The Terrible Beauty

When I was seven years old, I watched Challenger explode on live TV.

I already had an intense fascination with space, just from a few picture books. I convinced my mom that it was educational to let me skip school to watch the shuttle launch. And so, I sat there in the dark, filled with wonder and expectation, excited by every countdown milestone.

When Challenger exploded, I didn’t really understand the import. Sure, something bad happened, but it didn’t matter because humans were going to go into space. The sky wasn’t the limit. This was the beginning, not the end. I still had dreams that during my lifetime, we would leave the planet. Maybe only to Mars, maybe only to the moon. But still, make space an extension of humanity’s reach.275850_screenshots_20160827221009_1

As I got older, I dove into any space game I could find. Master of Orion, X-Wing, Freespace. Even the Mechwarrior games; anything that involved being in space or travelling to new planets. I wanted it so bad. My days and nights were filled with dreams of exploring the universe.

The years marched by, and I got older. I watched space exploration as an idea flounder and die. As I read more and more sci-fi, which introduced more and more arguments against space travel, against meeting alien life, I realized how unlikely my dreams were. When Columbia disintegrated on re-entry, it mattered. Not only were lives lost, but indulgent as it may seem, it was a symbolic death to my own hopes of ever leaving this planet.

Now when I watch a movie like Interstellar, it makes me immeasurably sad. Not because Grizzly Matthew McConaughey is leaving his children behind, not because their fictional world is dying, but because he *gets to leave*. I cry because the movie is showing me a thing I want so bad, but can never have.

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When the first trailer to No Man’s Sky came out, I watched it, looping, for well over an hour. What I was seeing was a game I’d wanted forever. It was like Hello Games reached into my most brilliant dreams, and pulled the game directly into reality. It filled me with wonder in a way that no game has ever done.

Of course, as more info came out, I started to have reservations. I don’t like survival games. I didn’t like the idea of forced combat. I effectively wanted a tourism game for the entire universe. A “walking simulator,” as people are fond of calling games where you can’t quite categorize what you do in terms of concrete game mechanics.

Now that the game is out, I’ve put over twenty five hours into it in the first week, and I love it unconditionally. It has rough edges, and it has warts, but god dammit, it lets me go into space, and find as many weird new planets and moons and creatures as I want. It satisfies every wish I had for the game, because all my wishes were geared around going to places and looking at things.

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I’m frustrated with the people who don’t like the game. Not because they don’t like it, mind you. There are plenty of popular games out there that I don’t like at all. I’m frustrated because what these people want the game to be would ruin what makes the game great to me. Every time I read about someone who wants quests added to the game, or fleshed out combat mechanics, or deep NPC interactions, it makes me worried that Hello Games will listen to the wrong people and the game will become something I no longer love.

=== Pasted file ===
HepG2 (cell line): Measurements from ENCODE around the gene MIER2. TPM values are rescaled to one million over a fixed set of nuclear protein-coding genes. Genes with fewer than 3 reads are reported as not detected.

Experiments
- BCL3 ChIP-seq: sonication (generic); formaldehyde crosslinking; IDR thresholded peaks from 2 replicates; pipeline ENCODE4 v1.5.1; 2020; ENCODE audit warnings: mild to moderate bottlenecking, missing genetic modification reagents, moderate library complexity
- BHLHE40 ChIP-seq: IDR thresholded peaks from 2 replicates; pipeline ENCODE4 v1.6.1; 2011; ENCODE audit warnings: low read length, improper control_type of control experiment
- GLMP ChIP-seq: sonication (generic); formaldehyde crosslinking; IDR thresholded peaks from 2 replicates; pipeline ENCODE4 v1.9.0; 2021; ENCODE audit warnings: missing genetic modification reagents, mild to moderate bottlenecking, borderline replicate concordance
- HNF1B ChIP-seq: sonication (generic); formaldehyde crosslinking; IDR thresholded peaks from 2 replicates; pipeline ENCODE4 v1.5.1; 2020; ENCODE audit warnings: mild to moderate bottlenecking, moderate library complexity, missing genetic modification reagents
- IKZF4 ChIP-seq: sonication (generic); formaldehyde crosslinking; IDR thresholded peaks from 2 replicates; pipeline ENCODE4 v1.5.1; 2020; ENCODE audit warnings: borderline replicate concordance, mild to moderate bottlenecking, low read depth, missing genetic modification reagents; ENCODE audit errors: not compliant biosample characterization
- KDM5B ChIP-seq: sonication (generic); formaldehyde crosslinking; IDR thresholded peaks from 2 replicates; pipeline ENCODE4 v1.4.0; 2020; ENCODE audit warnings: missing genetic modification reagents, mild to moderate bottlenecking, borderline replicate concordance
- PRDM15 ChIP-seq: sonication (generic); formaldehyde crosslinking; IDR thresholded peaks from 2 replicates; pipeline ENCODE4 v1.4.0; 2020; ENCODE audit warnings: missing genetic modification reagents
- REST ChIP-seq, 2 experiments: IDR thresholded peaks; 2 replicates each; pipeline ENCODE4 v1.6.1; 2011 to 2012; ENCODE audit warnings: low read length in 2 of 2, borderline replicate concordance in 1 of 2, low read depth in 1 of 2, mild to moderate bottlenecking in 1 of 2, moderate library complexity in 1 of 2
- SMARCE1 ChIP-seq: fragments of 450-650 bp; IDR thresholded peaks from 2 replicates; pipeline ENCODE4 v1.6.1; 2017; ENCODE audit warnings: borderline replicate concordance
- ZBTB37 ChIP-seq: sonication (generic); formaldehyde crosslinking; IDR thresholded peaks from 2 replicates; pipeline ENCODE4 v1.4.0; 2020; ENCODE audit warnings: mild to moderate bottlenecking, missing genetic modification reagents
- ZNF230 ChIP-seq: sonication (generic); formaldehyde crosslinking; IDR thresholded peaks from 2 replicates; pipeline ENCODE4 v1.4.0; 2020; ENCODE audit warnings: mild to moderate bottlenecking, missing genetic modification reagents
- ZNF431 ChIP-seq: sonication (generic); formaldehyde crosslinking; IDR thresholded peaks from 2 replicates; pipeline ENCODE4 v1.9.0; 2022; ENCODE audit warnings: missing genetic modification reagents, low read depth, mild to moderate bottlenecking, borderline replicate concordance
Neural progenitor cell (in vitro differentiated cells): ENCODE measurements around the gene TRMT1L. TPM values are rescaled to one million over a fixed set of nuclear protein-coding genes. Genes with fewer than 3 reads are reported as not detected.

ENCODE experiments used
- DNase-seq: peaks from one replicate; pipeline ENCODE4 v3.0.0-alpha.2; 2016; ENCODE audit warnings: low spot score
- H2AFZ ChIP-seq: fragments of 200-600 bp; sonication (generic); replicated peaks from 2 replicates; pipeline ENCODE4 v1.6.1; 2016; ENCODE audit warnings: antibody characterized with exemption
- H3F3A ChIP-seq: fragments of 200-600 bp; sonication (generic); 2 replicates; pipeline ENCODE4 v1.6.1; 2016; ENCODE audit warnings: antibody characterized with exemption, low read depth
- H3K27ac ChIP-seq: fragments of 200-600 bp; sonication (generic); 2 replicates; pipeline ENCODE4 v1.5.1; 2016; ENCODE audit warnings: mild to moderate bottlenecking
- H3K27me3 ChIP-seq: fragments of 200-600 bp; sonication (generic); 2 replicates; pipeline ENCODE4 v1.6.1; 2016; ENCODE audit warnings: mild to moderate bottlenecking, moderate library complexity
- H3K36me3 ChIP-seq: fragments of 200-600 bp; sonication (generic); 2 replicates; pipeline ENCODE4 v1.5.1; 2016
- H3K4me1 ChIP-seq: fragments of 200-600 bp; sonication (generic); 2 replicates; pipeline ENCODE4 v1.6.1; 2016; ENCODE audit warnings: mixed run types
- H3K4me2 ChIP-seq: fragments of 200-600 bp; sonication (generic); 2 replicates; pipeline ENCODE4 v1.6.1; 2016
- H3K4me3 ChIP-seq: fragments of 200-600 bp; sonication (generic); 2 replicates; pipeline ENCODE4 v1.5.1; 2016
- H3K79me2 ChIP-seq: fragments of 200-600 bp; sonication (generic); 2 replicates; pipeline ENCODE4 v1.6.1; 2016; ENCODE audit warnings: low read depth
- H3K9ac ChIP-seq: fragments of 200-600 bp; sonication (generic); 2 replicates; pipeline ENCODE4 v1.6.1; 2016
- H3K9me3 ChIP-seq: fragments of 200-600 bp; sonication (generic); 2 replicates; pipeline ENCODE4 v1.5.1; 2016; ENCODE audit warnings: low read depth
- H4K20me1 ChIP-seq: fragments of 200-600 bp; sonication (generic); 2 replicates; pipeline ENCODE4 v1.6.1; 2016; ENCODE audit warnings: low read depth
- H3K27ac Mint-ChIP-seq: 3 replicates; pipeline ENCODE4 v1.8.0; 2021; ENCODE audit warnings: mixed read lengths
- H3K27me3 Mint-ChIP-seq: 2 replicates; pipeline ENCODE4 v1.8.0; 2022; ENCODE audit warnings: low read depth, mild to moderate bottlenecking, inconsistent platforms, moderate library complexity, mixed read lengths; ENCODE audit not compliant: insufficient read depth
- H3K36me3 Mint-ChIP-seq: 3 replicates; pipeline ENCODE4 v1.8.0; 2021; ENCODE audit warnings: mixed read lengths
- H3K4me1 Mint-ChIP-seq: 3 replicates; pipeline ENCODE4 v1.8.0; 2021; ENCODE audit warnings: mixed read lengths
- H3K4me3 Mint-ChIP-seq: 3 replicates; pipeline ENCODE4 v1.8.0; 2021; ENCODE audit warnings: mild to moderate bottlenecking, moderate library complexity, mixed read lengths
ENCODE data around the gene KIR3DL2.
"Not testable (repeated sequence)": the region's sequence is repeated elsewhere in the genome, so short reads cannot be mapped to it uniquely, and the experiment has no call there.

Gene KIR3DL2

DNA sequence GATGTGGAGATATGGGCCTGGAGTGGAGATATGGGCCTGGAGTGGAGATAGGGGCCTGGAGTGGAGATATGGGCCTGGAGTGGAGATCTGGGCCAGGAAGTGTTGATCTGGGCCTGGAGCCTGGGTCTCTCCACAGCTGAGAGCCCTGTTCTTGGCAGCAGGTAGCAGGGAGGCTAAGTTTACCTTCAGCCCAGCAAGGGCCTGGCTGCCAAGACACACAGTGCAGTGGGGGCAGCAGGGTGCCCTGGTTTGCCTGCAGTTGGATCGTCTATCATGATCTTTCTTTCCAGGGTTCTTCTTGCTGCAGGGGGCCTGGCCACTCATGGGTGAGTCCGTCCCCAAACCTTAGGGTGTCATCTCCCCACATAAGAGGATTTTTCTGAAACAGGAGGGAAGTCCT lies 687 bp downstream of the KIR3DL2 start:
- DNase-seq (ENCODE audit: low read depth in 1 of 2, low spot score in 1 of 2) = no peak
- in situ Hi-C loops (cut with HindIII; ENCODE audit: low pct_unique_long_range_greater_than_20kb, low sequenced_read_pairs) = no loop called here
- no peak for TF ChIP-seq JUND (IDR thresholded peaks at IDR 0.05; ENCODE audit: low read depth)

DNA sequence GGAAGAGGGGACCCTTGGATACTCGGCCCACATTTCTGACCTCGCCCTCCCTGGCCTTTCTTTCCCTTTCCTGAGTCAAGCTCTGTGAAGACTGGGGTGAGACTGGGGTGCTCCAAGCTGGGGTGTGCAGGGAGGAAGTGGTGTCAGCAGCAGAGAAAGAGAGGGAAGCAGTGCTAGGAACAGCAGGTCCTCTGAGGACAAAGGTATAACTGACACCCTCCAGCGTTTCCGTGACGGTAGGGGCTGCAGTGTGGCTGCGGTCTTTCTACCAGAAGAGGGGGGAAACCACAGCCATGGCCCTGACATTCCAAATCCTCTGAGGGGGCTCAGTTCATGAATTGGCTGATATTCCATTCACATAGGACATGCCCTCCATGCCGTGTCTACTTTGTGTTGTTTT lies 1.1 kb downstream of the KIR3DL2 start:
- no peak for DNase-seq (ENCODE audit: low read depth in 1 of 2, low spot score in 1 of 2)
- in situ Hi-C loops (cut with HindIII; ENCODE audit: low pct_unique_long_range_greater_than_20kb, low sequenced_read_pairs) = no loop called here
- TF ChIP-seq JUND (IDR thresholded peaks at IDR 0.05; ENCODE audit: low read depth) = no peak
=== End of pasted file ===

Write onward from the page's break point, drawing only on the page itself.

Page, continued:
You see, one of the most recurring criticisms I see about the game is how shallow the game mechanics are. But this is almost entirely why I like it. The game is built to keep you moving forward; the mechanics aren’t meant to get in your way, they are largely made to keep you moving from place to place. And at that it succeeds wildly.

I don’t want a reason to stay put and make all my money on one planet. I don’t want NPCs who I will grow attached to, which cause me to keep returning to the same area. I don’t want a list of quests that will tie me to an area until it’s “finished.” I simply want to fly from place to place, marvel at the beautiful alien vistas, and travel in a way that I always wanted to, as a kid. No Man’s Sky gives me this, in a way that nothing else has, and because of that, I will play it for a very long time.

I particularly like this quote from a piece by Brandan Keogh:

Those who enter No Man’s Sky looking for a sense of progress or empowerment or excitement or even ‘meaning’ are doomed to be disappointed. That is not the niche experience the game is going for (but which it has so much trouble positioning against). But for those who want to feel very small and insignificant and overwhelmed but who also just want to just stand still as they crest that mountain and see the neighbouring planet looming over a crystal clear lake in a red sky and just look at it for a minute, marvelling at the beauty of an algorithmic and godless Nature, for those players No Man’s Sky is everything it was always going to be.

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Which is not to say the game isn’t without its problems. There are many quality of life issues I’d love to see addressed. Lots of little annoyances here and there that sour my experience occasionally. But it is one of those rare games that is greater than the sum of its parts. I am reminded of Deus Ex, which is still widely lauded as a landmark videogame. There wasn’t a single game mechanic in it that wasn’t a raging tire fire. Any aspect, looked at in a vacuum, was absolutely awful. But what it did as a whole is what mattered. And that’s why I believe No Man’s Sky is going to be a game we look back on as another landmark in videogames.

It has done something I believed was no longer possible. I feel like a kid again. Filled with wonder and amazement at what the universe holds.